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Did you read the order?

The federal commercial vehicle regulations allow the governor of a state to suspend the regulations on hours of operation during an emergency.

The governor issued the order so as to allow fuel trucks to run around the clock to bring fuel into metro Atlanta because it won't be coming via the pipeline.
 

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Atlanta Overwatch
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Discussion Starter · #3 ·
I had read it, but after you asked I read it again. It made more sense on the second read.
 

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Seasteading Aficionado
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Did you read the order?

The federal commercial vehicle regulations allow the governor of a state to suspend the regulations on hours of operation during an emergency.

The governor issued the order so as to allow fuel trucks to run around the clock to bring fuel into metro Atlanta because it won't be coming via the pipeline.
Wow, good call, I wonder why there is a regulation saying fuel trucks can't travel whenever they need to?
 

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Lawyer and Gun Activist
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28,534 Posts
The federal government doesn't think that adults with the CDL are competent and responsible enough to get sleep so it mandates how much sleep people have, and it forces them to either keep a paper log book or an electronic record showing your sleeping time they're driving time and their other "doing stuff that doesn't count is sleeping or driving" time.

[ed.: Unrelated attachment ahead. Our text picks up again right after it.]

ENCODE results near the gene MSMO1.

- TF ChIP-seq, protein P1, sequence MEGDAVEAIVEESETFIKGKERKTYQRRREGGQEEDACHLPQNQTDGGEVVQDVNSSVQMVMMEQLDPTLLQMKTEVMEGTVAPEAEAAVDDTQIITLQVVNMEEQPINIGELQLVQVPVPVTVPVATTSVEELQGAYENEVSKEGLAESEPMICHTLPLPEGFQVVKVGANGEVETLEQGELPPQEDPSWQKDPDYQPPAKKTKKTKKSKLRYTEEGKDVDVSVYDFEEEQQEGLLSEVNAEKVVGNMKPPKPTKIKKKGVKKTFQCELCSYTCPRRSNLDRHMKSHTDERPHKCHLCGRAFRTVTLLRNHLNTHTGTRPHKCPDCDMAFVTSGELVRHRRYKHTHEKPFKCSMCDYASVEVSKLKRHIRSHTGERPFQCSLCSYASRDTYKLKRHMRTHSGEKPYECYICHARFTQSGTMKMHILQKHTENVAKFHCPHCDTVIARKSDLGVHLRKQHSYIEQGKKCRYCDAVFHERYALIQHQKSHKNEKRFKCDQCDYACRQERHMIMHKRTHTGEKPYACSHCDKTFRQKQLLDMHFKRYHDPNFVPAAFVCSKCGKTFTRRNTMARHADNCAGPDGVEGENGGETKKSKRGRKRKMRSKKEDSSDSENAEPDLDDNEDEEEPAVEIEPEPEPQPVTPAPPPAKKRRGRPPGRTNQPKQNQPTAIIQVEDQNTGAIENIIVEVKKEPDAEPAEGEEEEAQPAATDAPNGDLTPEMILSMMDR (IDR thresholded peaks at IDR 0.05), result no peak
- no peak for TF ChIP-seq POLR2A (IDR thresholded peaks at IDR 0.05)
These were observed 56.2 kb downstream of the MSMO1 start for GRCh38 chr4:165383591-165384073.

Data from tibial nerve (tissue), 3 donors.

Real big brother nanny state stuff. But remember it's not a criminal law. It's for Public Safety.
That makes it OK --no privacy violation , and no fourth amendment issues.
 

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Lawyer and Gun Activist
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28,534 Posts
The federal government doesn't think that adults with the CDL are competent and responsible enough to get sleep so it mandates how much sleep people have, and it forces them to either keep a paper log book or an electronic record showing
- your sleeping time
-- driving time and
---other "doing stuff that doesn't count as sleeping or driving" time.

Real big brother nanny state stuff. But remember it's not a criminal law. It's for Public Safety.
That makes it OK --no privacy violation , and no fourth amendment issues.
Edited....
 

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Seasteading Aficionado
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44,900 Posts
The federal government doesn't think that adults with the CDL are competent and responsible enough to get sleep so it mandates how much sleep people have, and it forces them to either keep a paper log book or an electronic record showing your sleeping time they're driving time and their other "doing stuff that doesn't count is sleeping or driving" time.

Real big brother nanny state stuff. But remember it's not a criminal law. It's for Public Safety.
That makes it OK --no privacy violation , and no fourth amendment issues.
That's interesting.
 

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Liver Abuser
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1,057 Posts